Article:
Chicago White Sox can’t beat anyone half-decent

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By Paul M. Banks

Say what you want about the 2010 Chicago White Sox, but at least they hold true to form. Everyone talks about how up-and-down they are, how they (warning: a cliché as painful as Jim Belushi coming) “are consistently inconsistent.” But it’s not entirely true. About 30 games into the season, they give you exactly what you expect. The Sox look terrible against average and winning teams, but they can handle the bad teams. With one exception:

I’ve organized and broken down the record of the 12-17 White Sox by opponent. It’s listed in order of best winning percentage to worst, with the team’s record in parentheses, followed by the Sox record against each opponent. (As of Friday afternoon, May 7th)

Tampa Bay Rays (21-7) 1-2

New York Yankees (19-8) 1-2

Minnesota Twins (19-10) 1-2

Toronto Blue Jays (17-13) 2-3

Texas Rangers (15-14) 1-2

Kansas City Royals (12-18) 2-1

Seattle Mariners (11-17) 3-0

Cleveland Indians (10-17) 1-5

You’ll notice the only exception is the inexplicable and unjustifiable 1-5 against the bottom-feeding Indians. But don’t take my word for how bad the Indians are, watch this video from one of their own announcers. Against losing teams the Sox are 6-6, or 5-1 without the Cleveland anomaly. Versus winning teams they’re 6-11.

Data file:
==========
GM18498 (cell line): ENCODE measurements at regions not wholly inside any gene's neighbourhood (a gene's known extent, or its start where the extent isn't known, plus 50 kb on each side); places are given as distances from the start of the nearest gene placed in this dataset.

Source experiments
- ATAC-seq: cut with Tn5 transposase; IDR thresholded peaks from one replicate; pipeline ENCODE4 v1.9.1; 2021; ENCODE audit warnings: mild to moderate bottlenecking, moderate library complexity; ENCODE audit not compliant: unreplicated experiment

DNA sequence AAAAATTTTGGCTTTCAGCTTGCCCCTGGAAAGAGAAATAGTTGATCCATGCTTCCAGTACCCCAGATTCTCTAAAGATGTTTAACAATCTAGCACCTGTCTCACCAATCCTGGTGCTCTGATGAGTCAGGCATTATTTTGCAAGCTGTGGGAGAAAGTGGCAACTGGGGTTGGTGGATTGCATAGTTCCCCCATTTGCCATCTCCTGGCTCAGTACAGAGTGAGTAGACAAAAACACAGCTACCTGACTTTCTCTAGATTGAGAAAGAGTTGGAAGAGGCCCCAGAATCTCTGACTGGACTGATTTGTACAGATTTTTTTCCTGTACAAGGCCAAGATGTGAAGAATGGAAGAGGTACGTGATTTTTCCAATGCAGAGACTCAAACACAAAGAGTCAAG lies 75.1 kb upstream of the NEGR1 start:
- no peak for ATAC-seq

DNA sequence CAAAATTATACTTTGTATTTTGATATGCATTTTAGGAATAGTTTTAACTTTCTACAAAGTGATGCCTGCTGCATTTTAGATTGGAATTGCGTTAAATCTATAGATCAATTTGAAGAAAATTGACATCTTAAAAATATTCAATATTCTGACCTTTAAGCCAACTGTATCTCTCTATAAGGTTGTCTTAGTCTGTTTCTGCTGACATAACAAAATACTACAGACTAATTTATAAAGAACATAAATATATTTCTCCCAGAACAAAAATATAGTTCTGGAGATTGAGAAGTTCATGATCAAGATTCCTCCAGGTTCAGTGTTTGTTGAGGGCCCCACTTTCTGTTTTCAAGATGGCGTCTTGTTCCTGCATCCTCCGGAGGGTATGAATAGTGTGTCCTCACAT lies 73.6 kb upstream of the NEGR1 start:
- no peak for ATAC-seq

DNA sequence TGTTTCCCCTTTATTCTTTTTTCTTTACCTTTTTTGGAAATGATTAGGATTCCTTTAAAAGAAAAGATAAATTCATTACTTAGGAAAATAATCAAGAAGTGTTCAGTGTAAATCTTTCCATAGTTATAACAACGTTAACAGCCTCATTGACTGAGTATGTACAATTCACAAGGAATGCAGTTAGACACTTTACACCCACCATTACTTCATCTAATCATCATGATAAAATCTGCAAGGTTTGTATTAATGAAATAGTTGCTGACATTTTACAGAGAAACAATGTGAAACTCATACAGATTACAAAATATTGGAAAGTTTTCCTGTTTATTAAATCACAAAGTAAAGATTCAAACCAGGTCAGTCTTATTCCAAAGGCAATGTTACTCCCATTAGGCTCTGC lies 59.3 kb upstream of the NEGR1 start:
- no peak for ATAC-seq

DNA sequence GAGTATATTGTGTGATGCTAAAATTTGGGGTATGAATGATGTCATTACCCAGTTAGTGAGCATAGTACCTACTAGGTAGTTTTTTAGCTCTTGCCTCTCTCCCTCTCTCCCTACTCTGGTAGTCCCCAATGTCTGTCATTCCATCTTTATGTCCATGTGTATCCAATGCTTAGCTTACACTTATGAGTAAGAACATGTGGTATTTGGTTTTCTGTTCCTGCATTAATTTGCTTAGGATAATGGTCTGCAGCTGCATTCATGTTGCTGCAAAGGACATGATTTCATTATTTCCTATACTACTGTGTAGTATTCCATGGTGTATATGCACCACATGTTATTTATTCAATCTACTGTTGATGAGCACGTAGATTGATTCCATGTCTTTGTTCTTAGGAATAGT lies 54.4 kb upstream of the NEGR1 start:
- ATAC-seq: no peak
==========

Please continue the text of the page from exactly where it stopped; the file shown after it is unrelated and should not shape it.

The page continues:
There are many reasons for this, but we can save those for future articles. For now, let’s focus on the deep literal hole in the two-hole of the lineup. We all expected Gordon Beckham, one of last year’s top rookies to be “coming out swinging like Tiger Woods’ wife” (Apologies to Ludacris) this season. Well, he’s been swinging; and missing. He’s been more disappointing than both Austin Powers sequels combined.gordon beckham

Manager Ozzie Guillen said he is not a fan of Beckham’s body language after Thursday’s loss. “When you see him put his hands on his hips, it’s not baseball- shaking his head every time he makes out.”

Beckham, who hit .270 with 14 HRs last year, went 0-for-4 with three Ks last night. He added two errors in the field. His batting average is dropping like the readership of that crappy Milwaukee Brewers blog that stupidly picked a fight with us last summer. “Bacon” is now at .198 and says the problems are more upstairs than they are in his swing. He added “a lot of this is self-inflicted.”

Maybe he was brought up too soon last year? Maybe he needs to go back to Charlotte to figure it out?

Most Sox fans are expecting his career to develop like Aimee Teegarden in “Friday Night Lights,” becoming more pleasant to watch and with an increased role every year.

Whatever the issue is, Bacon needs to quickly become crisper, and produce more meat for this batting order. Right now his presence is somewhat Artie Lange-like, a layer of useless flab weighing down a rather punchless lineup.

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